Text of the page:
25C3 -

25th Chaos Communication Congress
Nothing to hide

Day Day 2 (2008-12-28)
Room Saal 2
Start time 18:30
Duration 01:00
ID 2843
Event type lecture
Track Making
Language used for presentation en

Algorithmic Music in a Box

Doing music with microcontrollers

Small devices like microcontrollers, coupled to a few buttons, knobs, encoders and LEDs, allow for a host of interesting and creative musical applications. Solder a few bits together, program a few lines, and you can build a deep device to support your musical exploration. This lecture will show you quickly how the hardware and code works, and then focus on a few interesting applications: controllers, sequencers, sound generators. The workshop will allow you to build your own crazy ideas.

If you look at "real" instruments, their principle is very simple most of the time: press a key, get a sound. Pluck a string, get a sound. This simple principle is also what makes their complexity. Every aspect of the interaction with these instruments has been explored. Modern music making software on the other hand often displays thousands of different features, which in the end often works against the musician by blurring his focus.

Some of the most sought after electronic devices are from the 80ies, and feature pretty simple (by today's standards) controlling units and interfaces. Instead of focusing on the "next big thing", like touchscreens, new sensors and technologies, building musical instruments with limited resources allows the musician to go "deep", to think about interaction in a very conscious way. Devices like the monome or the tenori on, featuring just buttons and leds, are following this direction.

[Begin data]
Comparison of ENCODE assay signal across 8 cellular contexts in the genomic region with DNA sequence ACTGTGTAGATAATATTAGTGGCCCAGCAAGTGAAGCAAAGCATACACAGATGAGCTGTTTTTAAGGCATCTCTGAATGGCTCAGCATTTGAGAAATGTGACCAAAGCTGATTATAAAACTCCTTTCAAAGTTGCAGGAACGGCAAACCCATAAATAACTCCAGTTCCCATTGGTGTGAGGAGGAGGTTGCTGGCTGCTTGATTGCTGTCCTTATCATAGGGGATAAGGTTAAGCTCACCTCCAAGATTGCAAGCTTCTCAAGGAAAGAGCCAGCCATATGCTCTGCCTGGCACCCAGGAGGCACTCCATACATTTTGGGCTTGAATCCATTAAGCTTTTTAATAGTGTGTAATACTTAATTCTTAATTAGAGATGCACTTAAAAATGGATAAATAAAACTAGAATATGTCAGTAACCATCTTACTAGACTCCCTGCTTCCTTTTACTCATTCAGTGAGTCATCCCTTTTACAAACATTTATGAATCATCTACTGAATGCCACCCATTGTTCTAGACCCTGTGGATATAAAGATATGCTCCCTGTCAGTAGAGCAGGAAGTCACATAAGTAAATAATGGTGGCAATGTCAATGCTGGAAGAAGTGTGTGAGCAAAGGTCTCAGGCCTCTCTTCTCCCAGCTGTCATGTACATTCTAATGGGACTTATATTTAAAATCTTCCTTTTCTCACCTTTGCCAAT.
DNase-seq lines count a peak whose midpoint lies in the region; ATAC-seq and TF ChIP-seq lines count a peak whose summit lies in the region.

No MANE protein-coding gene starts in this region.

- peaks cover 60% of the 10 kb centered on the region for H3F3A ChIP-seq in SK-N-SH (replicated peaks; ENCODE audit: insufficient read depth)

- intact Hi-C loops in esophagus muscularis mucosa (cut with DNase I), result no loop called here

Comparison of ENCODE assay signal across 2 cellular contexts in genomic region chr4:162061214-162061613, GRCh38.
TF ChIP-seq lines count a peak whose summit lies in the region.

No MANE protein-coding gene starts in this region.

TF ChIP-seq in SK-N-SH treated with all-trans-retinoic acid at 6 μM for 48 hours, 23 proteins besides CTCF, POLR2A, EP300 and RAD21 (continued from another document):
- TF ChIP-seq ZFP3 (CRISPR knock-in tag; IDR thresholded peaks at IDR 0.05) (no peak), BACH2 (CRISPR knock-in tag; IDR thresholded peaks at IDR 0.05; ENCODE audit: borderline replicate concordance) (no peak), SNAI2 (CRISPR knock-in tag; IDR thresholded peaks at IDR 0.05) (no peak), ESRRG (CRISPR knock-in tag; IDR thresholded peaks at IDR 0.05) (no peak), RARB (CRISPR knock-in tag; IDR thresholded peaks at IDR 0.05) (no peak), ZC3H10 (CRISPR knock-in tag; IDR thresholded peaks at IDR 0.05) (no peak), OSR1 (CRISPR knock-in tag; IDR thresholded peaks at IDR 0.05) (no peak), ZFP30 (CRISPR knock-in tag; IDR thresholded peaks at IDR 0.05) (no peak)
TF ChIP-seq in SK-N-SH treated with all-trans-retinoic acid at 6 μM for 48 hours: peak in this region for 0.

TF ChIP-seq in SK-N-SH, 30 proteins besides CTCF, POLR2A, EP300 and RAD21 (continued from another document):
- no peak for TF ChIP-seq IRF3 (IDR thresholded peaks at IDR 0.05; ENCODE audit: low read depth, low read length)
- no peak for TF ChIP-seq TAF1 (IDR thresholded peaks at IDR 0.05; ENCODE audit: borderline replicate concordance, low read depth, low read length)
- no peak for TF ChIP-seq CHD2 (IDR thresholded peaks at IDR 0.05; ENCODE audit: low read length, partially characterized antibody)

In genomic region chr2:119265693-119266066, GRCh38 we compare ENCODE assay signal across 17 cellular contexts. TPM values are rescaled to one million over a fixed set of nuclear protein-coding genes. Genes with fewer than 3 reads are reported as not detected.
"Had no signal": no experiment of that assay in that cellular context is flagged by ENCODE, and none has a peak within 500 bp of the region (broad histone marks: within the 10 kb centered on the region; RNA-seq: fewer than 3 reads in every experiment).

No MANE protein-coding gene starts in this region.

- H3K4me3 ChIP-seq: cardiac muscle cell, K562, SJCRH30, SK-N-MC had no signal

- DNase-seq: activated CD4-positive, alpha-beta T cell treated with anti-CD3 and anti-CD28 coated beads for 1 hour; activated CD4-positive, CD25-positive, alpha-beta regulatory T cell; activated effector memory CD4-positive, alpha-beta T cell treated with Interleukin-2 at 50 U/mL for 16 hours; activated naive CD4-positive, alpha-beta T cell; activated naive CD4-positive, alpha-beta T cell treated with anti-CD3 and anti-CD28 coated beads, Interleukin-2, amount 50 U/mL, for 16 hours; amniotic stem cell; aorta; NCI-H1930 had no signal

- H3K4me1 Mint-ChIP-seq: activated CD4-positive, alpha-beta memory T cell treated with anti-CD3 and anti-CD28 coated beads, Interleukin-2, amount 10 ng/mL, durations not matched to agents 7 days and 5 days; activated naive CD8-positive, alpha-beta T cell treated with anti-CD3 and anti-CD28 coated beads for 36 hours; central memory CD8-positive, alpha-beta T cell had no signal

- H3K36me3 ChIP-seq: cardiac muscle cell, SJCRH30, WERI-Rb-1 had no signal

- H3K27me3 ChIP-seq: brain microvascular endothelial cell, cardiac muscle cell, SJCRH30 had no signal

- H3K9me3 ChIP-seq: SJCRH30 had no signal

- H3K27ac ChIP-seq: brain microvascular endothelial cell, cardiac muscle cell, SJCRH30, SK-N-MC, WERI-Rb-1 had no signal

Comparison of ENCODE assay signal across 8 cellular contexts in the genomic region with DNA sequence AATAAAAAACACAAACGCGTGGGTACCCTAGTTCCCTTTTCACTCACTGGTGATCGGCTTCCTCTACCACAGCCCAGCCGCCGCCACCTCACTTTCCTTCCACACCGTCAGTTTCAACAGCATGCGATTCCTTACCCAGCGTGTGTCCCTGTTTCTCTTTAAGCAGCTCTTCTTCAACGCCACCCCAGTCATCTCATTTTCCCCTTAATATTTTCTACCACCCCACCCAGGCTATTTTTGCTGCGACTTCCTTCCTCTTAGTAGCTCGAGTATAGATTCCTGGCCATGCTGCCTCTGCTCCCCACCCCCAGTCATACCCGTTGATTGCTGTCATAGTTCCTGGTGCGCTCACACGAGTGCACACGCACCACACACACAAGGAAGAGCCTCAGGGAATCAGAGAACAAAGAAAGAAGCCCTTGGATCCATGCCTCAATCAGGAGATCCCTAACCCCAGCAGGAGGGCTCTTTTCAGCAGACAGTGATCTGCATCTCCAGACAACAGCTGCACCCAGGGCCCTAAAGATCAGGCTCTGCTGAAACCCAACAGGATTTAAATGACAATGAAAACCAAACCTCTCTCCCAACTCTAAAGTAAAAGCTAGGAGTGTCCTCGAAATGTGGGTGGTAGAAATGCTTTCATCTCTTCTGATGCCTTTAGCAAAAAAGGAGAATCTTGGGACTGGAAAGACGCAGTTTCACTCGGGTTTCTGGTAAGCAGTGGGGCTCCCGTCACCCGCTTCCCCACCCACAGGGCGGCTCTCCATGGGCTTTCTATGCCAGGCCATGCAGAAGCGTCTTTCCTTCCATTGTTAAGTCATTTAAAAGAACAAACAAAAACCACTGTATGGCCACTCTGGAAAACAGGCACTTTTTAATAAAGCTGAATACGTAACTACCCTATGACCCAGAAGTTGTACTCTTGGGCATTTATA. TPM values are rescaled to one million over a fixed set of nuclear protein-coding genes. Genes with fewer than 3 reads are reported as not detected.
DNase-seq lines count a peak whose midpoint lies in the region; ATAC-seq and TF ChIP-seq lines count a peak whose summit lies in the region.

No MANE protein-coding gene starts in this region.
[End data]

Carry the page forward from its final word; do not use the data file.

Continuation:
Devices like these are pretty easy to build at home, and then can be built robustly enough to find their way into live performances and daily studio use. This event's lecture is about the overall design of devices I built, and shows how the different hardware elements work (microcontroller, buttons, knobs, displays), and then focuses on the flexible ways you can use these simple elements to build interesting instruments. The workshop will then allow participants to create their own instrument based on a simple hardware platform and to take it home with them.